The other misstep is unintended. Kevin Spacey is my favorite actor. He’s always good and he never phones in a performance. But he’s older now than Bobby Darin was when he died, which leads to some awkwardness. Specifically, there is an unintentional creepiness to the romantic scenes between Bobby (played by the 44-year old actor) and Sandra Dee (played by 21-year old Kate Bosworth). In some of the scenes, Sandra’s mother tries to keep her daughter away from Darin, and it’s impossible not to think that she is wise in doing so. Beyond the Sea tries to compensate for the Spacey/Bosworth age gap by telling the story as a movie-within-a-movie where the older Bobby Darin plays himself even in flashback. Nevertheless, he comes off looking like a predator in the love scenes.

Those are two sizable flaws, but I have to say that Beyond the Sea succeeds in spite of them. Kevin Spacey toiled for years to bring this story to the screen and he acts his heart out in the central role. We feel Bobby Darin’s drive to become a star, preferably one who is bigger than Sinatra (his self-appointed rival). When he finally realizes his life’s dream of playing the Copacabana, we understand what a personal victory it is for him. Spacey does a first-rate job playing a man who was apparently very driven, no matter what the cost. Kate Bosworth is similarly good playing Sandra Dee. It would have been easy to just play Sandra Dee’s well-known public persona – that of a virtuous and wholesome young woman. Bosworth finds more depth to the character, though. She shows us how Sandra Dee’s quest to meet her own show-biz dreams sometimes painfully conflicts with her husband’s quest to meet his.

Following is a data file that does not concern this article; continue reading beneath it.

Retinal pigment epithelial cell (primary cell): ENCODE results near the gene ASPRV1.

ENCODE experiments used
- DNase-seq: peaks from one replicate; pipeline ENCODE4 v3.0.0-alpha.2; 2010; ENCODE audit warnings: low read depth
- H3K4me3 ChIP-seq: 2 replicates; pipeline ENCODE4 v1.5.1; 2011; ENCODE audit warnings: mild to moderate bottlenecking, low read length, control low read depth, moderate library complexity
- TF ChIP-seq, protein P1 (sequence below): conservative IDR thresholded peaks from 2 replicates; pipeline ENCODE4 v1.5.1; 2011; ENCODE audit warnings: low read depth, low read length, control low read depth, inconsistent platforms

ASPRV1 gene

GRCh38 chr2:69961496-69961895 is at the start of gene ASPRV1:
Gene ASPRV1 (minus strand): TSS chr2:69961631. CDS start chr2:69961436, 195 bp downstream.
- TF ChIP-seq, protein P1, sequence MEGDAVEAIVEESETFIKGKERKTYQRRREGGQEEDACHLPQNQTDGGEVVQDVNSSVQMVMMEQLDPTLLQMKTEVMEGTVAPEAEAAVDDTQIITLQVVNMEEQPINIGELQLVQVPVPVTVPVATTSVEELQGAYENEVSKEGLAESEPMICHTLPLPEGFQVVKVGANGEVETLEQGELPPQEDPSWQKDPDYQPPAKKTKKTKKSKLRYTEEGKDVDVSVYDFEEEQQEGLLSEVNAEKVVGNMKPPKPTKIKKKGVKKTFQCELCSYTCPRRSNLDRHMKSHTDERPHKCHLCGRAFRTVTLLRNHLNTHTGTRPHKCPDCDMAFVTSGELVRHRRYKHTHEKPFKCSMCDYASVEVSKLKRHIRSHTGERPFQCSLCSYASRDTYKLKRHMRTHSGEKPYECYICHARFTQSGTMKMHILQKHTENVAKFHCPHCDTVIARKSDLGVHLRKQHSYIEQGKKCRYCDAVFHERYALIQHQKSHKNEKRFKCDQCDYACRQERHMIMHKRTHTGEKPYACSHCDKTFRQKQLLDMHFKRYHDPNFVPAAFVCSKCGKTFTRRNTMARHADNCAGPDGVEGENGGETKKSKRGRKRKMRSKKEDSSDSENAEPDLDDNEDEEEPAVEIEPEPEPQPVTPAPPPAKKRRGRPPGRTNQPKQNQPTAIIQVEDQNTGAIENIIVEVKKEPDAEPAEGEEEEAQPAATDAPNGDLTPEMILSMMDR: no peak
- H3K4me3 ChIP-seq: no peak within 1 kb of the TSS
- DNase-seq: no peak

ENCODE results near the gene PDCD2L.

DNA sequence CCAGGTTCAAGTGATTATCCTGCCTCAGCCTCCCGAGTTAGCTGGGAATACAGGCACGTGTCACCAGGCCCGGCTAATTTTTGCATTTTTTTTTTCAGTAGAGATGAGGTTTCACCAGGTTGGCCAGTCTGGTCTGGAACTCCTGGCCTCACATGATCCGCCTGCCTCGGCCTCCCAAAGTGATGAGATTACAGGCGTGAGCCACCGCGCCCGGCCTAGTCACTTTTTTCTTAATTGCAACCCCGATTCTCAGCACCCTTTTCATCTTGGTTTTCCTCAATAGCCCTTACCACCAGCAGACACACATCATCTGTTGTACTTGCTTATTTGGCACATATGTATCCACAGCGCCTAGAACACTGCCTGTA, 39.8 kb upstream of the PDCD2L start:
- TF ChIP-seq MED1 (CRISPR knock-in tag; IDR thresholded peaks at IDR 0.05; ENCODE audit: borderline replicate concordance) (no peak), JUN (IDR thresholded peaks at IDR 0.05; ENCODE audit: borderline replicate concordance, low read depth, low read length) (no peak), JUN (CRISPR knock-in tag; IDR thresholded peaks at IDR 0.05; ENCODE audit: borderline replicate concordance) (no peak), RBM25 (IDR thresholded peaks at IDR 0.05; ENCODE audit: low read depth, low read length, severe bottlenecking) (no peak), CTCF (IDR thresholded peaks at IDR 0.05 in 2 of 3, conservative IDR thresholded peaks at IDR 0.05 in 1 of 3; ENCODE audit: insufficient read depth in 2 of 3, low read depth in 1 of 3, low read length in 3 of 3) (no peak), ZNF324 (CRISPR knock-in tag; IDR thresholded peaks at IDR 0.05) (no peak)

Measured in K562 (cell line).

I also liked how the movie depicts the character’s final years. A slightly older Bobby, caught up in the turbulence of the late 60’s and early 70’s, starts trying to make politically relevant music. Audiences roundly reject his new style; they only want to hear “Splish Splash.” Offended that the so-called “fans” would reject a heartfelt message in favor of fluff, Darin looks for a way to make the package more attractive. This is a compelling look at an artist in both transition and turmoil. There’s also a late revelation about Bobby Darin’s life, which I will not reveal here except to say that it makes for some pretty riveting drama.

And, of course, there is the music. Beyond the Sea has lots of musical numbers, and they are nothing short of terrific. Spacey (the director) has a good eye for how to stage them in ways that are eye-popping and energetic. This is the prime selling point of the movie. For whatever it occasionally lacks in focus, the movie compensates for by giving us one toe-tapping production number after another. Amazingly, Spacey does all his own singing in the film. Here’s one more thing that the two-time Oscar winner does well.

Beyond the Sea ends with a most unusual disclaimer saying that the film is not a literal retelling of Bobby Darin’s life but an impressionistic one. In other words, sticklers for accuracy may run screaming down the aisles. If that doesn’t bother you, there is some good stuff to be found in this movie. It finds its rhythm as it goes on. Although the film doesn’t ever bring Darin’s life into sharp focus, it at least gives us an appealing dose of show-biz razzle dazzle. Bobby Darin would doubtlessly approve of that.

( out of four)

Beyond the Sea is rated PG-13 for some strong language and a scene of sensuality. The running time is 1 hour and 58 minutes.